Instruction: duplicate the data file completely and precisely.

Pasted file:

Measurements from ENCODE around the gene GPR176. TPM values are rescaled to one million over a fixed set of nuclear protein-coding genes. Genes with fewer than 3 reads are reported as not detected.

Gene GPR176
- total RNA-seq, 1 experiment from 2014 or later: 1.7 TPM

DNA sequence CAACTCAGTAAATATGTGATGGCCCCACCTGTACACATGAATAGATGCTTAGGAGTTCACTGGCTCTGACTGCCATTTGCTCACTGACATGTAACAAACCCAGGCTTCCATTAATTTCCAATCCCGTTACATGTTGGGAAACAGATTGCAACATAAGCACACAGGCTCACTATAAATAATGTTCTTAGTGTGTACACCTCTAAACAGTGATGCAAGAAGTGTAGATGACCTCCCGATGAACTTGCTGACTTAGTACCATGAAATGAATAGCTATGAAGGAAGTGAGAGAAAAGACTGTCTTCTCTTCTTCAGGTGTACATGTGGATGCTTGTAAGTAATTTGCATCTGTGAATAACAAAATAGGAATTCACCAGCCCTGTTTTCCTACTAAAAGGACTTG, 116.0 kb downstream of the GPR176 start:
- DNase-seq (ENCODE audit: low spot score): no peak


Measurements from ENCODE around the gene GPR176. TPM values are rescaled to one million over a fixed set of nuclear protein-coding genes. Genes with fewer than 3 reads are reported as not detected.

Gene GPR176
- total RNA-seq, 1 experiment from 2014 or later: 1.7 TPM

DNA sequence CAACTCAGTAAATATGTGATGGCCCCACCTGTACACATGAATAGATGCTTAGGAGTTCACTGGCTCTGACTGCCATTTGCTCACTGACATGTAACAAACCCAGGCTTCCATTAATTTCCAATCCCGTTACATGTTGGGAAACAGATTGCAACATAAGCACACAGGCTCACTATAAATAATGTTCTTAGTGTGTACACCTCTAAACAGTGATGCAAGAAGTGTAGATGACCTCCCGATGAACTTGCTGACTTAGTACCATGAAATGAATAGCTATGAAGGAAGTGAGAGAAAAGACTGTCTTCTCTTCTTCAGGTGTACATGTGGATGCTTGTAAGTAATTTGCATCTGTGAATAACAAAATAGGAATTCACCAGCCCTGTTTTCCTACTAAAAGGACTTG, 116.0 kb downstream of the GPR176 start:
- DNase-seq (ENCODE audit: low spot score): no peak